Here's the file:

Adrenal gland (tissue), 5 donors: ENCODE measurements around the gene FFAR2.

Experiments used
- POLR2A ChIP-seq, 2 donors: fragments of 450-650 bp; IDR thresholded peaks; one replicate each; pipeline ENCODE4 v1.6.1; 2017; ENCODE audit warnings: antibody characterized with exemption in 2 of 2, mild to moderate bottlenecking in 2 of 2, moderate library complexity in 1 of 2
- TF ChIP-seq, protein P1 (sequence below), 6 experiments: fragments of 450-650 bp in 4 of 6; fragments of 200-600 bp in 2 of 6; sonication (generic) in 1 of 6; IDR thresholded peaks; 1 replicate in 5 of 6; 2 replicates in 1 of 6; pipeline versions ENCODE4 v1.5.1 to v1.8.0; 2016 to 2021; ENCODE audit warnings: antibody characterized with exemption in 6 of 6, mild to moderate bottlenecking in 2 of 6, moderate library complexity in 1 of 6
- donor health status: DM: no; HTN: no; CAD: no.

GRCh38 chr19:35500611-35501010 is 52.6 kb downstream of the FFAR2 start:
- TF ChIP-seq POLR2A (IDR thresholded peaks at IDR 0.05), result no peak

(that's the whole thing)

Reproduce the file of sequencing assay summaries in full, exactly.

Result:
Adrenal gland (tissue), 5 donors: ENCODE measurements around the gene FFAR2.

Experiments used
- POLR2A ChIP-seq, 2 donors: fragments of 450-650 bp; IDR thresholded peaks; one replicate each; pipeline ENCODE4 v1.6.1; 2017; ENCODE audit warnings: antibody characterized with exemption in 2 of 2, mild to moderate bottlenecking in 2 of 2, moderate library complexity in 1 of 2
- TF ChIP-seq, protein P1 (sequence below), 6 experiments: fragments of 450-650 bp in 4 of 6; fragments of 200-600 bp in 2 of 6; sonication (generic) in 1 of 6; IDR thresholded peaks; 1 replicate in 5 of 6; 2 replicates in 1 of 6; pipeline versions ENCODE4 v1.5.1 to v1.8.0; 2016 to 2021; ENCODE audit warnings: antibody characterized with exemption in 6 of 6, mild to moderate bottlenecking in 2 of 6, moderate library complexity in 1 of 6
- donor health status: DM: no; HTN: no; CAD: no.

GRCh38 chr19:35500611-35501010 is 52.6 kb downstream of the FFAR2 start:
- TF ChIP-seq POLR2A (IDR thresholded peaks at IDR 0.05), result no peak